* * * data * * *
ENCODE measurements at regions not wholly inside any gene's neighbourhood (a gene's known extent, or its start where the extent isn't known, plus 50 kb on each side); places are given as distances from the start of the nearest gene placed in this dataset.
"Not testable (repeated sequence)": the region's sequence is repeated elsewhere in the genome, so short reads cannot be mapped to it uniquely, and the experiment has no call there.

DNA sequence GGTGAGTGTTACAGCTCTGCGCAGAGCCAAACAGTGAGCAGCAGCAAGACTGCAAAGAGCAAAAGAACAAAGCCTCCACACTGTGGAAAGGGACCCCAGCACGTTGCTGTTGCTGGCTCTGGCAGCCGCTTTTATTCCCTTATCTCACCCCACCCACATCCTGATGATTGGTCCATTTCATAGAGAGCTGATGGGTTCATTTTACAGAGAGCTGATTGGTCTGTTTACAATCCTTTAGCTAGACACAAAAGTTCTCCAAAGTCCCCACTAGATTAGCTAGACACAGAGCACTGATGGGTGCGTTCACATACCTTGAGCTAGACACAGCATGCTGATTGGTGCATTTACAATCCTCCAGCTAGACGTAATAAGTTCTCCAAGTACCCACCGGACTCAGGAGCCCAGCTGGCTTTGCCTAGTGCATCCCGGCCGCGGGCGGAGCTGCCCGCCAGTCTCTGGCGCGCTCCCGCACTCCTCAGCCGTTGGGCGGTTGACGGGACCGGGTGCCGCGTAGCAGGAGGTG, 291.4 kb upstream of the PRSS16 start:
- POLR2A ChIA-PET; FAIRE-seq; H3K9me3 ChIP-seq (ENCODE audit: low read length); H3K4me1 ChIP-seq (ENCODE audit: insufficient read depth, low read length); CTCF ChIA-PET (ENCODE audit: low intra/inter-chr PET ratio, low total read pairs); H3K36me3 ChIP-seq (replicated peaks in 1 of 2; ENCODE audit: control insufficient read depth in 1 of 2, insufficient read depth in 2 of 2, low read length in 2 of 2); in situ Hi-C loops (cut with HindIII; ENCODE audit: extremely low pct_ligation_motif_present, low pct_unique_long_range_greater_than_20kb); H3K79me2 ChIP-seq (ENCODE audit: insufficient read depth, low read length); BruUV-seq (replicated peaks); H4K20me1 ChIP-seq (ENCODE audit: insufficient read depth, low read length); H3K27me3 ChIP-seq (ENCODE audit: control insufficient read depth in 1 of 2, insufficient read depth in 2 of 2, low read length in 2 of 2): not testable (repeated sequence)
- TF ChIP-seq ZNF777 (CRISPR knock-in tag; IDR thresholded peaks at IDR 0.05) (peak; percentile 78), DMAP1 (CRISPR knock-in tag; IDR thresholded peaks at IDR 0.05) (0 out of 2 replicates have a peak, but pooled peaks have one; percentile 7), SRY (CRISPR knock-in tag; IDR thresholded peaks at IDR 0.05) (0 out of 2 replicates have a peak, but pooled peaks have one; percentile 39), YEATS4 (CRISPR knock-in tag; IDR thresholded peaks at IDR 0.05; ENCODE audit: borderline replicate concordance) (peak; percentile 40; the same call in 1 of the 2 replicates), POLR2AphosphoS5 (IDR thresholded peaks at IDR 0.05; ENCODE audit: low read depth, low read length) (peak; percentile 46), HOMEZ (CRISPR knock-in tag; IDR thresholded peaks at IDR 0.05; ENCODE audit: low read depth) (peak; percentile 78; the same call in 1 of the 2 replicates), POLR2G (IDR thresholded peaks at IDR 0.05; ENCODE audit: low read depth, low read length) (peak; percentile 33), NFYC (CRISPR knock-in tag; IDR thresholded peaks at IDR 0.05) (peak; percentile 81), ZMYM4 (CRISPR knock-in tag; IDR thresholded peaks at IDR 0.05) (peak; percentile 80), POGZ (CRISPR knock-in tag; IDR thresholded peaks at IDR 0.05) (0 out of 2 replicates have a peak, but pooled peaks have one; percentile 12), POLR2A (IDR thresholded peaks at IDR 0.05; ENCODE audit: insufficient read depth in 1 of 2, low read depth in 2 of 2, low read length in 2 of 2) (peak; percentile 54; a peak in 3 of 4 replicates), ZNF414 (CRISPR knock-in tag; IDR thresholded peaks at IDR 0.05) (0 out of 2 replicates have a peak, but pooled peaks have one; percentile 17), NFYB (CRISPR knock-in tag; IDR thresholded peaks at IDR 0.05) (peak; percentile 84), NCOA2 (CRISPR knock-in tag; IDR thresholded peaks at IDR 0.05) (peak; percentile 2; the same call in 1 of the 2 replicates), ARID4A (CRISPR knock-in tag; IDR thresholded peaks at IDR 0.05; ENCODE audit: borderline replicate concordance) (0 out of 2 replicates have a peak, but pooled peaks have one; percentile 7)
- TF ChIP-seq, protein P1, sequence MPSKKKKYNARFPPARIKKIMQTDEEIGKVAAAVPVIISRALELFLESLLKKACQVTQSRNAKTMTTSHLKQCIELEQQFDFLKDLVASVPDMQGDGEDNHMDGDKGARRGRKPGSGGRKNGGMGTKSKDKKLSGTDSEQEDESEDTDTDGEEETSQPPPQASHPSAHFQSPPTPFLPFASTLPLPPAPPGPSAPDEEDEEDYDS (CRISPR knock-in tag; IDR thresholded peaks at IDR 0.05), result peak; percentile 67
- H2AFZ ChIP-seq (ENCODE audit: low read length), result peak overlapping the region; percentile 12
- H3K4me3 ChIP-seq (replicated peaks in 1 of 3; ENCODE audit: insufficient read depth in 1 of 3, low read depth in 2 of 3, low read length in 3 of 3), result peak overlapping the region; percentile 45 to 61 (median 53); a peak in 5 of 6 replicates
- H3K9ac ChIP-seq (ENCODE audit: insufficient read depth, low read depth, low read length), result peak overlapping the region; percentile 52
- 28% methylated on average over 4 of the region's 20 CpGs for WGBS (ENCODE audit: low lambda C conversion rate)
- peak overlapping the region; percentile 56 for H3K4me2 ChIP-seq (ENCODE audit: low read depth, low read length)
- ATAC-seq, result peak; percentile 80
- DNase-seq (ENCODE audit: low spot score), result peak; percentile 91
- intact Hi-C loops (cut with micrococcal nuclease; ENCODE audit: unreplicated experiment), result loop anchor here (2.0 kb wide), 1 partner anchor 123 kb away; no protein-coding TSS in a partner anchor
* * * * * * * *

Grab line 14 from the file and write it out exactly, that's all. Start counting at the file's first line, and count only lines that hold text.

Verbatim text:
- intact Hi-C loops (cut with micrococcal nuclease; ENCODE audit: unreplicated experiment), result loop anchor here (2.0 kb wide), 1 partner anchor 123 kb away; no protein-coding TSS in a partner anchor